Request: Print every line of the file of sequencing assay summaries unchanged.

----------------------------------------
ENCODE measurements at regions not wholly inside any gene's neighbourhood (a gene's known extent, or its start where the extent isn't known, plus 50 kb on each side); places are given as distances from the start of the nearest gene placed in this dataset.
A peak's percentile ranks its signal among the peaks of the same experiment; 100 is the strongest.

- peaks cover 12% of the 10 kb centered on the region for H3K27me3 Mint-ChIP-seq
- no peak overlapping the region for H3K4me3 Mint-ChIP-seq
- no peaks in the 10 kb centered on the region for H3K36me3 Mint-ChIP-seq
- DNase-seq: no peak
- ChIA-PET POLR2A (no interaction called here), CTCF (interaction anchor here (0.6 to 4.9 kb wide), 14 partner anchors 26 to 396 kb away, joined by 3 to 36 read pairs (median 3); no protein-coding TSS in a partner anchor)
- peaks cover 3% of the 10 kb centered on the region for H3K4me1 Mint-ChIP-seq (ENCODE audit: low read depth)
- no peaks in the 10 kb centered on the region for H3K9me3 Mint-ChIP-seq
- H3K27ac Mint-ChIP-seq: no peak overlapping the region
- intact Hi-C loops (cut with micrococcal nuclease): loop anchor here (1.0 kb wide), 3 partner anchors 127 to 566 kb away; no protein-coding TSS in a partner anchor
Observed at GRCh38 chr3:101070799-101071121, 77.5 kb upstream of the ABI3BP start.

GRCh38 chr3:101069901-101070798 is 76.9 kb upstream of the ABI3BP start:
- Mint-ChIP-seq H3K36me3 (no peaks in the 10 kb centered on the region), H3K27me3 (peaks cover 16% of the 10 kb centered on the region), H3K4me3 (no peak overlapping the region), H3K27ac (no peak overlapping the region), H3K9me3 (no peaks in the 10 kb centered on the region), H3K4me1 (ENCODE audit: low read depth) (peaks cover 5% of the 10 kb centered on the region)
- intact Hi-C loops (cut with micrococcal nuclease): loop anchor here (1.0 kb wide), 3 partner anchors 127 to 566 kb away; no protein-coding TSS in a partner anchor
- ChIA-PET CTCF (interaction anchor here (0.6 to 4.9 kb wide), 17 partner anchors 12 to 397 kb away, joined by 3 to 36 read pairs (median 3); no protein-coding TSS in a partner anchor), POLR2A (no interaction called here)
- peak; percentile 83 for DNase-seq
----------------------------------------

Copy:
ENCODE measurements at regions not wholly inside any gene's neighbourhood (a gene's known extent, or its start where the extent isn't known, plus 50 kb on each side); places are given as distances from the start of the nearest gene placed in this dataset.
A peak's percentile ranks its signal among the peaks of the same experiment; 100 is the strongest.

- peaks cover 12% of the 10 kb centered on the region for H3K27me3 Mint-ChIP-seq
- no peak overlapping the region for H3K4me3 Mint-ChIP-seq
- no peaks in the 10 kb centered on the region for H3K36me3 Mint-ChIP-seq
- DNase-seq: no peak
- ChIA-PET POLR2A (no interaction called here), CTCF (interaction anchor here (0.6 to 4.9 kb wide), 14 partner anchors 26 to 396 kb away, joined by 3 to 36 read pairs (median 3); no protein-coding TSS in a partner anchor)
- peaks cover 3% of the 10 kb centered on the region for H3K4me1 Mint-ChIP-seq (ENCODE audit: low read depth)
- no peaks in the 10 kb centered on the region for H3K9me3 Mint-ChIP-seq
- H3K27ac Mint-ChIP-seq: no peak overlapping the region
- intact Hi-C loops (cut with micrococcal nuclease): loop anchor here (1.0 kb wide), 3 partner anchors 127 to 566 kb away; no protein-coding TSS in a partner anchor
Observed at GRCh38 chr3:101070799-101071121, 77.5 kb upstream of the ABI3BP start.

GRCh38 chr3:101069901-101070798 is 76.9 kb upstream of the ABI3BP start:
- Mint-ChIP-seq H3K36me3 (no peaks in the 10 kb centered on the region), H3K27me3 (peaks cover 16% of the 10 kb centered on the region), H3K4me3 (no peak overlapping the region), H3K27ac (no peak overlapping the region), H3K9me3 (no peaks in the 10 kb centered on the region), H3K4me1 (ENCODE audit: low read depth) (peaks cover 5% of the 10 kb centered on the region)
- intact Hi-C loops (cut with micrococcal nuclease): loop anchor here (1.0 kb wide), 3 partner anchors 127 to 566 kb away; no protein-coding TSS in a partner anchor
- ChIA-PET CTCF (interaction anchor here (0.6 to 4.9 kb wide), 17 partner anchors 12 to 397 kb away, joined by 3 to 36 read pairs (median 3); no protein-coding TSS in a partner anchor), POLR2A (no interaction called here)
- peak; percentile 83 for DNase-seq